Twenty Reproducible Assessment Instruments for the New Work Culture

Reproducible research and GIScience: an evaluation using AGILE conference papers
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Each individual nudge is made possible by using a survey or similar tool to measure and quantify the availability of digital artifacts, reproducibility of published results, and replicability of findings. We welcome discussion to improve the survey tool and to improve the reproducibility of our science. The authors translated definitions of availability, reproducibility, and replicability into a question Qualtrics Research Core Qualtrics online survey Fig.

The survey progressed from soliciting metadata about the article Questions 1—4 , to testing availability of artifacts Q5—9 , and ultimately testing reproducibility of results Q10— Green or yellow shaded answers Fig. Selecting a red-shaded answer stopped progression and directed the reviewer to a final question that asked how many minutes the reviewer spent to reach their stopping point Q This time to complete was self-reported by reviewers rather than using the built-in Qualtrics timer so reviewers could consider the entire time spent reading and assessing the published article and artifacts, rather than the time completing the survey.

The authors developed the tool over four months in Fall and pre-tested it in early on a sub-sample of five articles that spanned the availability and reproducibility progression. From our experience pre-testing and to improve use of the tool, we reworded some questions, altered the survey logic, discussed and addressed inter-reviewer variability.

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Instead, we calculated time spent using papers from the remaining sample. Journals were selected based on impact and to cover a range of hydrology and water resources topics. Stratified random sampling was approximately proportional to the number of articles published in each journal in , with extra weight placed on articles with a set of reproducibility-related keywords Table 1.

Of the articles published in the six journals in that had at least one keyword, we sampled articles, principally to retain at least 15 non-keyword articles for each journal with an approximately non-keyword to keyword ratio overall.

20 Reproducible Assessment Instruments for the New Work Culture

Each author was randomly assigned 60 articles stratified by journal to assess the availability of article artifacts Q1—9. After identifying all publications that had the available artifacts, we re-assigned reviewers to assess whether the published results could be reproduced Q1— The Qualtrics online format allowed us to both simultaneously and asynchronously assess journal articles and store survey responses in an accompanying Qualtrics database.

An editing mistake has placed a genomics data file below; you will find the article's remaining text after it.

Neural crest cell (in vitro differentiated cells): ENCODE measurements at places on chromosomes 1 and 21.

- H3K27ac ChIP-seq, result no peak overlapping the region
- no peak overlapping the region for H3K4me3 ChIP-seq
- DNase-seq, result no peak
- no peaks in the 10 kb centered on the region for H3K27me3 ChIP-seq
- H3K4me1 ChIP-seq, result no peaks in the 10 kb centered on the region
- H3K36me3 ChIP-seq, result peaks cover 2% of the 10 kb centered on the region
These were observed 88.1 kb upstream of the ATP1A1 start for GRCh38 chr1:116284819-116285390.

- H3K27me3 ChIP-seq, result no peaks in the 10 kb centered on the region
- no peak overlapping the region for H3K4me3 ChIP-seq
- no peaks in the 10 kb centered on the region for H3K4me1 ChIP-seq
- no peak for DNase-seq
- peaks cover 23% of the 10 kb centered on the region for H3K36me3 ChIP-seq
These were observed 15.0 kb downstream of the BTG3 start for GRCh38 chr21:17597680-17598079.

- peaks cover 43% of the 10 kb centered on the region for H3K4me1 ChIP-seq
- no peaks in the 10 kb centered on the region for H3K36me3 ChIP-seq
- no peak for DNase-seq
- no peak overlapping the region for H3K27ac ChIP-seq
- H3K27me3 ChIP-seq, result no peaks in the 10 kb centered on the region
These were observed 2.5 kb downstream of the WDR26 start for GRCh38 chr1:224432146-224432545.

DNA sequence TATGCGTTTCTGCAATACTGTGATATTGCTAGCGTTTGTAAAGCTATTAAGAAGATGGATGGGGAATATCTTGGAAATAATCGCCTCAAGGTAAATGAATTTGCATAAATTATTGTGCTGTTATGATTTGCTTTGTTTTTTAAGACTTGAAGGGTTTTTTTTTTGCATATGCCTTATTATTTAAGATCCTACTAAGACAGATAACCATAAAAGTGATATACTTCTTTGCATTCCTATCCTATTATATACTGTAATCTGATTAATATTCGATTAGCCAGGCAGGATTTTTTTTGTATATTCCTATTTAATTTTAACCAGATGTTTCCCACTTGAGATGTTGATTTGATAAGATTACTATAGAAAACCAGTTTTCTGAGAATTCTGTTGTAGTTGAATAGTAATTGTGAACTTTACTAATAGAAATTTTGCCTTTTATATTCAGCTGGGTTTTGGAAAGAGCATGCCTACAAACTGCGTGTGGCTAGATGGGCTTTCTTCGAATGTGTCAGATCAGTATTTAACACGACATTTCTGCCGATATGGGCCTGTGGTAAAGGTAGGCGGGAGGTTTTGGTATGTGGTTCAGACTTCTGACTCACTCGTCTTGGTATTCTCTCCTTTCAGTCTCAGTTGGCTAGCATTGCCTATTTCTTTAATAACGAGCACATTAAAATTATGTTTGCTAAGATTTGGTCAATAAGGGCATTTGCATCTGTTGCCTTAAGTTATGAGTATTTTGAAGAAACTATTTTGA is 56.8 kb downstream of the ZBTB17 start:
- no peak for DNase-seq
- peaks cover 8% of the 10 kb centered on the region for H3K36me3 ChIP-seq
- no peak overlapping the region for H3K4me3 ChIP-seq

After all availability and reproducibility assessments were complete, we exported results from the Qualtrics database to a text file which was processed in R to generate figures, tables, and results presented in this article. Time spent to complete the survey Q15 was analyzed for three key stopping points: no artifacts available Q5 , availability of artifacts Q9 , and reproducibility of results Q Sampled articles were sorted into six mutually exclusive categories that were stopping points in the survey: Data-less or review, Author or Third Party Only, No availability, Some availability, Available but not reproducible, and Some or all reproducible.

The resampling approach generated 5, random populations. Each population had 1, articles. In each population, we inserted the articles we manually assessed, assuming that we exactly knew the reproducibility of these articles. Estimates for the remaining 1, unsampled articles were simulated based on survey results for the sampled articles in their stratified category, i. For each random sampled population, the proportion of unsampled articles in each reproducibility category was randomly simulated using the multinomial uncertainty approach of Sison and Glaz 51 , This produced 5, sample populations equal in size and distribution journal and keyword to the true population of articles published in , while incorporating uncertainty due to unsampled papers.

The survey tool, Qualtrics results, and all code used for analysis presented in this article are available online through the permanent repository Please cite this repository for any use of the related data or code. Additionally, results can be reproduced using RStudio deployed in the cloud using MyBinder through the GitHub website. All relevant data presented in this article are available online through the permanent repository A pdf image of the survey tool is also available in the permanent repository How to cite this article : Stagge, J.

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Introduction

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Editorial Reviews

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Promoting an open research culture.